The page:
Archive for the Bob BROOKMEYER Category

Clark TERRY & Bob BROOKMEYER – The Power of Positive Swinging 1965

Posted in Bob BROOKMEYER, Clark TERRY, JAZZ on December 26, 2010 by whoisthemonk

Clark TERRY & Bob BROOKMEYER – The Power of Positive Swinging  1965
Fontana TL 5290

Jazz

In the mid-1960s, flugelhornist Clark Terry and valve trombonist Bob Brookmeyer led a quintet whose rhythm section changed now and then. As expected, there was always plenty of interplay between the fluent horns and some sly examples of their humor. This CD reissue matches C.T. and Brookmeyer with pianist Roger Kellaway (a bit of a wild card who throws in a few adventurous flights here and there), bassist Bill Crow and drummer Dave Bailey. Except for Kellaway, all of the musicians had previously played with Gerry Mulligan, and there is some of the feel of his quartet during these performances. Highlights include “Battle Hymn of the Republic,” Illinois Jacquet’s “The King” and the old Count Basie-associated riff tune “Just an Old Manuscript.”
By Scott Yanow. AMG.
**
Clark Terry- Trumpet, Flugelhorn
Bob Brookmeyer- Valve Trombone
Roger Kellaway- Piano
Bill Crow- Bass
Dave Bailey- Drums
**
A1. Dancing on the Grave
A2. Battle Hymn of the Republic
A3. The King
A4. Ode to a Flugelhorn
A5. Gal in Calico
B1. Green Stamps
B2. Hawg Jawz
B3. Simple Waltz
B4. Just an Old Manuscript
**
Continue reading

Advertisements

Jim HALL & Bob BROOKMEYER – Live At the North Sea Jazz Festival 1979

Posted in Bob BROOKMEYER, JAZZ, Jim HALL on December 3, 2010 by whoisthemonk

Jim HALL & Bob BROOKMEYER – Live At the North Sea Jazz Festival 1979
1999 Issue.

Jazz

Jazz dialogues don’t come much quieter than this veterans’ meeting of former Jimmy Giuffre Trio guitarist Jim Hall (an early model for Bill Frisell and John Abercrombie, among others) and valve trombonist Bob Brookmeyer, caught at The Hague in 1979. It is a compelling set of duo-only variations on classic low-lights standards, including My Funny Valentine, Body and Soul and In a Sentimental Mood, ending with a vivacious version of Sonny Rollins’s St Thomas calypso. I Hear a Rhapsody is playful and entwined, Hall’s suspended-time intro to My Funny Valentine ushers in a luxuriously swinging trombone solo, Body and Soul starts as a soft feint-and-weave that builds to a murmured groove, and In a Sentimental Mood displays all of Brookmeyer’s melodic grace and use of the full register. Hall plays a superb, harmonically blazing chordal break on the Latin Sweet Basil, and St Thomas has more bounce than you might expect from a drumless lineup. There’s quite a lot of audience noise, but the impact of two such magic-touch players triumphs.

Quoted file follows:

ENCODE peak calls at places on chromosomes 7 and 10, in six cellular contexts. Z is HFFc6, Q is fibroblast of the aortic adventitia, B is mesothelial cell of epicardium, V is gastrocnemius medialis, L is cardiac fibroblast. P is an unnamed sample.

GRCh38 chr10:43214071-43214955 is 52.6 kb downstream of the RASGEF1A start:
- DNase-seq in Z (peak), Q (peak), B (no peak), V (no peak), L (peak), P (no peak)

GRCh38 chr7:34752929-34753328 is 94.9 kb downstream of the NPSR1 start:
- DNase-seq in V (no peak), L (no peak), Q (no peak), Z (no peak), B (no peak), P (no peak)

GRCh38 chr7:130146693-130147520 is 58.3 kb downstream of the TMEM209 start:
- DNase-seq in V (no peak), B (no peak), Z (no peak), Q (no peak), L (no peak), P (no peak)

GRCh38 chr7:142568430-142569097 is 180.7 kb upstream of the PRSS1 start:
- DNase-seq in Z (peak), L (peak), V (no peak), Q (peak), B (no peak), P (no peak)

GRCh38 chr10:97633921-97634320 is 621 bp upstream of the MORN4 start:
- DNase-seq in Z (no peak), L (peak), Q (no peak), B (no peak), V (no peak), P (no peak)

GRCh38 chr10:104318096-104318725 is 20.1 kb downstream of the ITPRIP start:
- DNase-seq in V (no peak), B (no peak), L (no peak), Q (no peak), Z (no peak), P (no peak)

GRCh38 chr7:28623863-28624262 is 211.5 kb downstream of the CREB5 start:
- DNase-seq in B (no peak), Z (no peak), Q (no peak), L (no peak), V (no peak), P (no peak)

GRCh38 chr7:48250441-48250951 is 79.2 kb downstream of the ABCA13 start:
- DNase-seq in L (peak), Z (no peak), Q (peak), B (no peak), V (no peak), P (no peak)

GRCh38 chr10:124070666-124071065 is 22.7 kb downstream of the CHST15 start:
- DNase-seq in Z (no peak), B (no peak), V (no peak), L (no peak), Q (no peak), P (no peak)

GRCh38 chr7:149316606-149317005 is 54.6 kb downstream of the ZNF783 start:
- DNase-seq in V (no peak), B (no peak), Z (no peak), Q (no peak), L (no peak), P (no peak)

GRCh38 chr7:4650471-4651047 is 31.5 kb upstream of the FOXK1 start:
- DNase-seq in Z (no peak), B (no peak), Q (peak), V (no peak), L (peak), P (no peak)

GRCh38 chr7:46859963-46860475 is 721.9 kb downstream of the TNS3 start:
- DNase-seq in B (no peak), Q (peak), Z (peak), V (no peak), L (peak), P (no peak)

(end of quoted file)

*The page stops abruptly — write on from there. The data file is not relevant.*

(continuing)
By John Fordham.
**
The lucid and luminous guitarist Jim Hall is no stranger to the duet setting: over his career, he’s waxed duo albums with piano (Bill Evans in the 1960s), bass (Ron Carter in the 1970s), and second guitar (most notably on 1999’s record with Pat Metheny. Hall’s also no stranger to valve trombonist Bob Brookmeyer, a co-collaborator in Jimmy Giuffre’s late-1950s trio. On this 1979 date, the pair seems liberated by the absence of a rhythm section–twisting and turning the songs at a moment’s notice–yet shows great discipline in being able to maintain cohesiveness. On “I Hear a Rhapsody,” the two weave stunning improvisations around each other, while on “In a Sentimental Mood,” Hall leaves Brookmeyer sufficient room for his rippling runs. They challenge themselves with Sonny Rollins’s “St. Thomas,” a tune that relies heavily on its rhythmic impulse, and they succeed thanks to Hall’s miraculous chord work, which deconstructs and rebuilds the song piece by piece.
By Marc Greilsamer.
**
Released for the first time on this 1999 Challenge CD, this live set features the unusual duo of guitarist Jim Hall and valve trombonist Bob Brookmeyer, two-thirds of the 1957 Jimmy Giuffre Three. Although there are occasions when one of the musicians accompanies the other one, much of the time Hall and Brookmeyer function as equals, improvising together on a set of standards plus an ad-lib blues called “Sweet Basil.” Their ability to improvise while thinking of the whole picture and their knack for spontaneously harmonizing really come in handy during this intriguing and frequently exciting outing. Among the selections reborn in the playing of Hall and Brookmeyer are John Lewis’ “Skating in Central Park,” “Body and Soul,” “Darn That Dream,” and “St. Thomas.” A successful effort that should not have taken 20 years to release.
**
Jim Hall- Guitar
Bob Brookmeyer- Trombone
**
01. Skating in Central Park 9:58
02. I Hear a Rhapsody 8:20
03. My Funny Valentine 8:23
04. Body and Soul 10:35
05. In a Sentimental Mood 9:44
06. Sweet Basil 7:36
07. Darn That Dream 8:36
08. St. Thomas 7:18
**

Continue reading